Ma’an News – Around 100 Palestinian Bedouins could be homeless by the end of the week after Israeli authorities issued eviction orders to 20 families in northeast Jerusalem, their lawyer said Wednesday.
An Israeli court initially ordered the families, from the al-Arara tribe, to leave their land in Jaba within three days, but the lawyer managed to delay the order for 15 days, which will run out this week, he told a news conference in Jerusalem.
Jaba borders Adam, an illegal Jewish settlement, which the families say Israel plans to expand onto their land.
IMEMC – Palestinian medical sources reported that dozens of nonviolent activists have been injured after Israeli soldiers attacked nonviolent protesters who established “Al-Manatheer.”
Dozens of nonviolent activists installed the protest camp on lands that belong to Palestinian villagers of Burin, in a move meant at protecting Palestinian lands and property, and to express rejection to Israel’s illegal settlement activities.
Dozens of soldiers and extremist Israeli settlers attacked the nonviolent protesters, and tried to remove them by force, eyewitnesses reported.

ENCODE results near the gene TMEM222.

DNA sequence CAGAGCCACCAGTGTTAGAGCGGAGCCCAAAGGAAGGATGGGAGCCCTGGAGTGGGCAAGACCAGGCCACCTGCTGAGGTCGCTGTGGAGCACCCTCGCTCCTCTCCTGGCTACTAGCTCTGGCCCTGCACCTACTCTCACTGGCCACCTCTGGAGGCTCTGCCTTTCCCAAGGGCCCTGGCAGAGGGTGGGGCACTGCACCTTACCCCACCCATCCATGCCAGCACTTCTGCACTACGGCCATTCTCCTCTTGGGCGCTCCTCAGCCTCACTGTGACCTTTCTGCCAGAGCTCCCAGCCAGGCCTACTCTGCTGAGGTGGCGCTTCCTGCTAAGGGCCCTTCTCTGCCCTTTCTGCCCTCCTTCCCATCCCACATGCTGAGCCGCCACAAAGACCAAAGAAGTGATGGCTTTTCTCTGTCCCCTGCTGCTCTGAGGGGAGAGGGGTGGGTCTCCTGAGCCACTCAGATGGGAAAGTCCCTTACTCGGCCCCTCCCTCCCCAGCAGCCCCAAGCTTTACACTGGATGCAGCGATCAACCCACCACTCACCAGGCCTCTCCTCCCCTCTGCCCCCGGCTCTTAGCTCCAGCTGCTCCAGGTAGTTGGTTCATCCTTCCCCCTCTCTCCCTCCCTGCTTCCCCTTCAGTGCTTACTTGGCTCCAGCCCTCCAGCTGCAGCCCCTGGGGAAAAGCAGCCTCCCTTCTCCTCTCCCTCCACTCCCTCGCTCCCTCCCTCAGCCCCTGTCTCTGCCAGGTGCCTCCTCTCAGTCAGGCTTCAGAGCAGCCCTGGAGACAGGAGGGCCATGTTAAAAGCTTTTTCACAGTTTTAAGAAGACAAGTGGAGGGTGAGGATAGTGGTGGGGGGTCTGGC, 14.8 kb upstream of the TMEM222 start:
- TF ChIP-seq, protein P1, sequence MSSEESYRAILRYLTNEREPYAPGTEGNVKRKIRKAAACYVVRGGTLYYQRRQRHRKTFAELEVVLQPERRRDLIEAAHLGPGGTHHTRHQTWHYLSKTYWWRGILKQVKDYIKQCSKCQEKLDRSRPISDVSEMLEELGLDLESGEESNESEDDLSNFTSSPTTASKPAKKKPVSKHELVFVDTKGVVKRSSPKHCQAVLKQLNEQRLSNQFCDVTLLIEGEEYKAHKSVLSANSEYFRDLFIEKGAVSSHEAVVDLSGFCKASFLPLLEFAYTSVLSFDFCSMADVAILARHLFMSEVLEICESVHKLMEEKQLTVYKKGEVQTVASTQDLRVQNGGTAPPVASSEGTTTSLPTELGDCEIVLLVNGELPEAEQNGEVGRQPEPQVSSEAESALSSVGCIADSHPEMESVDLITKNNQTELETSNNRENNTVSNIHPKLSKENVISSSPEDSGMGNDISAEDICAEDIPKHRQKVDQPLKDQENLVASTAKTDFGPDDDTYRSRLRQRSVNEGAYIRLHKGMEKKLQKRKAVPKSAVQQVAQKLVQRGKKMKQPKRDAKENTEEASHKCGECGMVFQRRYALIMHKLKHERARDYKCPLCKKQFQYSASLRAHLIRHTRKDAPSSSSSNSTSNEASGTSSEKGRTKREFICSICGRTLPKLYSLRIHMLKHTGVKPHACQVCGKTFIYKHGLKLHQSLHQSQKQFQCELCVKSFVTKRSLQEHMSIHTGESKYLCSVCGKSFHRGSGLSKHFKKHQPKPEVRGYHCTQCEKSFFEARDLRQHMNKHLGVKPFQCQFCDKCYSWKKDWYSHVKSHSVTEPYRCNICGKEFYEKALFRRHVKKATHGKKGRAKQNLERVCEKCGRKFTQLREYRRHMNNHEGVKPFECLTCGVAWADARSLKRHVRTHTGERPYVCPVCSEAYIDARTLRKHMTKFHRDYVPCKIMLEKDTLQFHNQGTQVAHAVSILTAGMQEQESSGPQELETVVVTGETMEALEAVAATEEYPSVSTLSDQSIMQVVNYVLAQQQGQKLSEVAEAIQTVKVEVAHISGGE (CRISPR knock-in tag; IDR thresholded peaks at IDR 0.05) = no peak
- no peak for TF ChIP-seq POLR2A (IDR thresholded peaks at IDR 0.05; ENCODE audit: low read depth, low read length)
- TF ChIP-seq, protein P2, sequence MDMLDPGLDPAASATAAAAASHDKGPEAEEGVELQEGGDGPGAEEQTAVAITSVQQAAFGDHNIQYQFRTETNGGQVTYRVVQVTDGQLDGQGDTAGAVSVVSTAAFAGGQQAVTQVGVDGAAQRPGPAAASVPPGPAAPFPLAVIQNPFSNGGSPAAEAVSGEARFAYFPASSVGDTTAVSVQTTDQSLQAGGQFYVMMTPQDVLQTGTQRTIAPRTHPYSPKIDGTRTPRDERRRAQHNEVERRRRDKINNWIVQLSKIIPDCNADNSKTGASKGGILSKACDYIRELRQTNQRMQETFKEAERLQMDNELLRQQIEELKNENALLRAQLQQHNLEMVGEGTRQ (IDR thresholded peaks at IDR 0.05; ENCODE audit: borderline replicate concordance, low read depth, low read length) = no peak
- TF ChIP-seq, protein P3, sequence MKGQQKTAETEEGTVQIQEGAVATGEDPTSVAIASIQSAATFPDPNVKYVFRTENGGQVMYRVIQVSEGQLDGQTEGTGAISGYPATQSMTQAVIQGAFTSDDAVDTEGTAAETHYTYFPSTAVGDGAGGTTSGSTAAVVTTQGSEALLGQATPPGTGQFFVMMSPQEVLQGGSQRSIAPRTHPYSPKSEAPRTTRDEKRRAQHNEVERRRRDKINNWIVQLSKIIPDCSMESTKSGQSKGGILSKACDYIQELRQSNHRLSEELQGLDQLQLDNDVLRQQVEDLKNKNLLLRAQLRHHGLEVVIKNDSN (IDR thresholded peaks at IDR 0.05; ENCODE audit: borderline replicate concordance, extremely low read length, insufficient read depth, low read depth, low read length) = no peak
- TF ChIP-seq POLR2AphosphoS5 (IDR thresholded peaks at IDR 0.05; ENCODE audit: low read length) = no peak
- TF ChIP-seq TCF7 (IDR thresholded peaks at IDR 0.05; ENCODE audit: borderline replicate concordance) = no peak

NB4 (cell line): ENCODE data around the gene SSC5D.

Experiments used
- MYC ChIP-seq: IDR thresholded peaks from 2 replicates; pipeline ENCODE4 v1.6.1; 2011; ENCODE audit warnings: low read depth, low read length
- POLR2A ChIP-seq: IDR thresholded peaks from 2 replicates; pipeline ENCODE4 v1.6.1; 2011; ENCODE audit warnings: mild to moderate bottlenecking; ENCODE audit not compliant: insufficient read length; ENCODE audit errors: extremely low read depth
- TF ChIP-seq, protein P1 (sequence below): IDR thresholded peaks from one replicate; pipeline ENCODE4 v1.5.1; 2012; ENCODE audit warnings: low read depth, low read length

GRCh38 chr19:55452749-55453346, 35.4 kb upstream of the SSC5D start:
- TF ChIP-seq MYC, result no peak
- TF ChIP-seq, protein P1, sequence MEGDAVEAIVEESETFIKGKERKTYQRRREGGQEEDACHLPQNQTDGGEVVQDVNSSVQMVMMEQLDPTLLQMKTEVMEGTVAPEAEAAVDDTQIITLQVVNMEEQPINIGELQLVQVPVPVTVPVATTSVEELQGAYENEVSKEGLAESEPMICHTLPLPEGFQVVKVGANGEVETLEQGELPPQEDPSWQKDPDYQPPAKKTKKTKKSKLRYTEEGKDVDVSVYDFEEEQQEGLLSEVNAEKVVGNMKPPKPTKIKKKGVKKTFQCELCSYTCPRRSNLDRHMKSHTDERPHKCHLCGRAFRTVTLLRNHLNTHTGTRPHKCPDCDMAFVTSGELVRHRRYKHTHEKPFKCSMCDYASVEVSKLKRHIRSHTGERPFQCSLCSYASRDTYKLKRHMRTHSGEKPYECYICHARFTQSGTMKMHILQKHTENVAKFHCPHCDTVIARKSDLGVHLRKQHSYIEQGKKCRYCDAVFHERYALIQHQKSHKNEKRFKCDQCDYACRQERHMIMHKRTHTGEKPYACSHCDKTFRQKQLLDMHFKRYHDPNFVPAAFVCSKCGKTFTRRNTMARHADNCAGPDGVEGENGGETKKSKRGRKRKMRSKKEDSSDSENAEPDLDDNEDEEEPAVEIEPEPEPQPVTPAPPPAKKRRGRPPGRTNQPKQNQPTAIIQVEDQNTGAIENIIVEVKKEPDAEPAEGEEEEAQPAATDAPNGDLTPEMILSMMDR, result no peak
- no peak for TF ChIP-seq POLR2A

Medical sources said that at least twenty persons, including children, have been treated for the effects of tear gas inhalation, and due to being pepper-sprayed by the soldiers, while several residents have been injured by live rounds and rubber-coated metal bullets fired by the army, and were moved to local hospitals in Nablus.
Israeli media sources reported that two Israeli soldiers were mildly injured by stones thrown by some Palestinian youths during clashes that erupted with the army after the army attacked the nonviolent protesters.
Several families and their children were in the area visiting with family members and expressing solidarity with the nonviolent activists who installed their tents and established the new neighborhood on privately-owned Palestinians lands.
It is worth mentioning that the army was extensively deployed in the area, especially around Burin village, and installed roadblocks to prevent the residents from reaching the protest camp.